Legislative Testimony 2009
Good afternoon, Mr. Chairman and members of the
Subcommittee. My name is Janet Dudley-Eshbach, and I am completing
my ninth year as the President of Salisbury University. I am very
proud of the efforts of all of Salisbury University’s faculty, staff,
and students. Their hard work has enabled the University to balance
continued growth with the increasing quality and reputation that
have earned SU the national eminence captured in our moniker
A Maryland University of National Distinction.
Let me begin by expressing my sincere appreciation to Governor
O’Malley, the General Assembly, the Chancellor, the Regents, and
the members of this Subcommittee for their hard work on behalf of
public higher education. These responsibilities are difficult under
any circumstances. They are especially challenging in light of our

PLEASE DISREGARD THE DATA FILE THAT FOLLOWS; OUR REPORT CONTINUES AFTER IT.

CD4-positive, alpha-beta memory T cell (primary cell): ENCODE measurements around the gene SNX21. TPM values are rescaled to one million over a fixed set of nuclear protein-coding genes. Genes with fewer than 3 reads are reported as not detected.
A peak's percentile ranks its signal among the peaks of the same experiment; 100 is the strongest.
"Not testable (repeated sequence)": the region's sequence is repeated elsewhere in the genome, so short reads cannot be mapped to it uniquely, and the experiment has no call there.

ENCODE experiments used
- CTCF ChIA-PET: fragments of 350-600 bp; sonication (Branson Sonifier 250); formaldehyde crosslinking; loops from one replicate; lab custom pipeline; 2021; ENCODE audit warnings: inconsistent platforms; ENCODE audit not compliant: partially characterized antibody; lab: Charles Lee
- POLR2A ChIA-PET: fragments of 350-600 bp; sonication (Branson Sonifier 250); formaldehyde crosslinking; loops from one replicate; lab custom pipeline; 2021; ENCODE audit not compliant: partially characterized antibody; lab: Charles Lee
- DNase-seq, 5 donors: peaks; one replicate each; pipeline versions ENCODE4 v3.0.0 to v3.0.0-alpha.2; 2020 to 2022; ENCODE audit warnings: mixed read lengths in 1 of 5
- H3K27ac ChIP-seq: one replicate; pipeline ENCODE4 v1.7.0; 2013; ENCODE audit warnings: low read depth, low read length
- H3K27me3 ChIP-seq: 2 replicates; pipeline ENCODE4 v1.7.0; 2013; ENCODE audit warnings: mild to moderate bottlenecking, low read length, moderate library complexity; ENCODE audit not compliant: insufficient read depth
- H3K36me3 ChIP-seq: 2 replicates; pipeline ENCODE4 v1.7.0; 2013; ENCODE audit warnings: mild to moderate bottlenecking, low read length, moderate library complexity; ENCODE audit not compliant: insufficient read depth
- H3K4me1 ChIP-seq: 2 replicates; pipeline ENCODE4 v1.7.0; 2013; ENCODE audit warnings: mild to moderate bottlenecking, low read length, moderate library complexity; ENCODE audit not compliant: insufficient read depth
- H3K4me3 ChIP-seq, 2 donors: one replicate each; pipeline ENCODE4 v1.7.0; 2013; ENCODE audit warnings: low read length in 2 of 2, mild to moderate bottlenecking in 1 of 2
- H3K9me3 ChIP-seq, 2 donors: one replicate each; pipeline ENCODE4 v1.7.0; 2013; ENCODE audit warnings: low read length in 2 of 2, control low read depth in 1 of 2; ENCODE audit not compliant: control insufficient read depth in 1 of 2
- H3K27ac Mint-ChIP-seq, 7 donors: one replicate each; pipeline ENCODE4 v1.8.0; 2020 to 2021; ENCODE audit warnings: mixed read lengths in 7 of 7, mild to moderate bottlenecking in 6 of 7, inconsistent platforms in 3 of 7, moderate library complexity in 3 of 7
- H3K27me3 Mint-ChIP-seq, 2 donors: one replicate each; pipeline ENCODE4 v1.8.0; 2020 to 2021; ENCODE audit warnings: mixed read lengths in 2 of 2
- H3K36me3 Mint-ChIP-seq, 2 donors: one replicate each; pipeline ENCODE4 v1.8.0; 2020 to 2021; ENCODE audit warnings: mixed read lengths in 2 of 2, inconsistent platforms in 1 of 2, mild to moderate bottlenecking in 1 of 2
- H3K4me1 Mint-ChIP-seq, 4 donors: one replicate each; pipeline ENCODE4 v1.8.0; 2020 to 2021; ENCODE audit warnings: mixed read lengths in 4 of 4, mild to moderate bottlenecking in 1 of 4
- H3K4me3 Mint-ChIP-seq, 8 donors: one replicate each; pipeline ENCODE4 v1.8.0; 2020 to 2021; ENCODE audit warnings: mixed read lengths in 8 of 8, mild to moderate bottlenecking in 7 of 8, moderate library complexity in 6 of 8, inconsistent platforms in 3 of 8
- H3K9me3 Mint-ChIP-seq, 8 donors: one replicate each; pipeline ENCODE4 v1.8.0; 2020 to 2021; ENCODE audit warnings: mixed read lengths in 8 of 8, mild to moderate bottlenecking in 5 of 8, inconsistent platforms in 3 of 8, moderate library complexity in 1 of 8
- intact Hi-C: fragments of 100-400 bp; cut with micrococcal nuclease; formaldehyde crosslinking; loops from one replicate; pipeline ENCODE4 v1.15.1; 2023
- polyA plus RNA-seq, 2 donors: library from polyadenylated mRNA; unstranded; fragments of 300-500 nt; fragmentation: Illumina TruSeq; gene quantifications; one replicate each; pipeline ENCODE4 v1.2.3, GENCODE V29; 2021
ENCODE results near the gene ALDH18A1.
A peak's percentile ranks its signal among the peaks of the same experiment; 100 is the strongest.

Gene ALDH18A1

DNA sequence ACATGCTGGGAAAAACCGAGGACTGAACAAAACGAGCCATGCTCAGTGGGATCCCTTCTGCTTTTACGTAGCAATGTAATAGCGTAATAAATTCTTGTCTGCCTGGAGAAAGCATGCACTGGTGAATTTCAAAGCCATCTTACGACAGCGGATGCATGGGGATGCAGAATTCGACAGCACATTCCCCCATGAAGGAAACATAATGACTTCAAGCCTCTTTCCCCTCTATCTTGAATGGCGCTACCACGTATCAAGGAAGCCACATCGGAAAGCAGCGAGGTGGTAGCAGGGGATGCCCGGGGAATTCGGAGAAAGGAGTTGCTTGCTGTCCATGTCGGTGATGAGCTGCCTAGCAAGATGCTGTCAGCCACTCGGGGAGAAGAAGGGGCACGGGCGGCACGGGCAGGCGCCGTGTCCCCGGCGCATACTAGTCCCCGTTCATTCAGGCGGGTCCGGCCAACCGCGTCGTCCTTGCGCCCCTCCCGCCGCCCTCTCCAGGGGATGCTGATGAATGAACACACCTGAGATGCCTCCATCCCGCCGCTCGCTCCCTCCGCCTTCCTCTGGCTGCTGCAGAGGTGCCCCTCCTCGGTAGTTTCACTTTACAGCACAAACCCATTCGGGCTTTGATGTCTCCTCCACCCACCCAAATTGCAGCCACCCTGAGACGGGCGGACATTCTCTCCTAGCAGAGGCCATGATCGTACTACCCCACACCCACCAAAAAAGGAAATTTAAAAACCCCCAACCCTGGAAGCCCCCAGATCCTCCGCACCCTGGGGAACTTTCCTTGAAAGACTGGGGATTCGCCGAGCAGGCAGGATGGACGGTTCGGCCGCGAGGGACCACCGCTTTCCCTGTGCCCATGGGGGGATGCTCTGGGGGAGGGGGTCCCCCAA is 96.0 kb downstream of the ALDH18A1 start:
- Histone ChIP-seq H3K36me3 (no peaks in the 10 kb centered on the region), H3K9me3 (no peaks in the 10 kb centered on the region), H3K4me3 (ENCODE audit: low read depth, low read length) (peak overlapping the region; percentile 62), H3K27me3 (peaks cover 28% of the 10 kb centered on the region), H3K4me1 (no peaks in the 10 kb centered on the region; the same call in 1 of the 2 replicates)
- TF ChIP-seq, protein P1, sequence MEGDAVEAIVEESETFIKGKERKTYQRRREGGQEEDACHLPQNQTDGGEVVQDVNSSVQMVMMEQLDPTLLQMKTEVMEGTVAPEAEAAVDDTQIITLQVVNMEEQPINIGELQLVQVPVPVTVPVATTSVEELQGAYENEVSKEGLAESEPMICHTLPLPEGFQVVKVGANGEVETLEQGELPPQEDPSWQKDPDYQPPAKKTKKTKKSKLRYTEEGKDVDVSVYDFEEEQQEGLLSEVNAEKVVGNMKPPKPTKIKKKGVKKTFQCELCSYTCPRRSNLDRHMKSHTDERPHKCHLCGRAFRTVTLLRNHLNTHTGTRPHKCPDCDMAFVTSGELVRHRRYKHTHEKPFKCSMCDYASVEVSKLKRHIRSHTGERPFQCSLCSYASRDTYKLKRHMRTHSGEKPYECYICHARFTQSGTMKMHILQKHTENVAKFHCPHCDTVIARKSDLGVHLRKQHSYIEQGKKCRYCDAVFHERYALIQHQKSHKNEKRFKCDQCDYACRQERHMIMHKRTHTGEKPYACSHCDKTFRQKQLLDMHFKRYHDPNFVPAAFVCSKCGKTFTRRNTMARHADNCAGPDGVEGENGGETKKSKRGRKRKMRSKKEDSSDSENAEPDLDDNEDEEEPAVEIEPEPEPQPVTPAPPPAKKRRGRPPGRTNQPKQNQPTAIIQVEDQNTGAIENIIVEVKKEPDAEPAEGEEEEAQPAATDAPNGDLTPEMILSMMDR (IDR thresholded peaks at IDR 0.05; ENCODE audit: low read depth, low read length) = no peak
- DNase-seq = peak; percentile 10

current fiscal crisis, when so many important needs across our State
are vying for so few dollars. Governor O’Malley’s and your continued
support for higher education in Maryland is laudatory and visionary.
For it is in these most difficult of times when investment in higher
education becomes even more important. Maryland’s institutions of
higher education will retrain those who have lost their jobs, educate
the diverse high school graduates of the future, complete the research
that will provide new avenues for technology and sustainability,
provide the teachers and nurses that our workforce so critically
needs, and continue to build the hope of a better future.
Salisbury University continues to be one of the
University System of Maryland’s most impressive success stories
and the State's best
return on its investment.
SU has transformed its national reputation, the aesthetics of our
campus, the quality of our students, and the way teaching and learning
occurs in our classrooms. I am so proud to serve this outstanding
University and to lead its talented and dedicated faculty and staff.
I hope you will agree that your support has been well founded as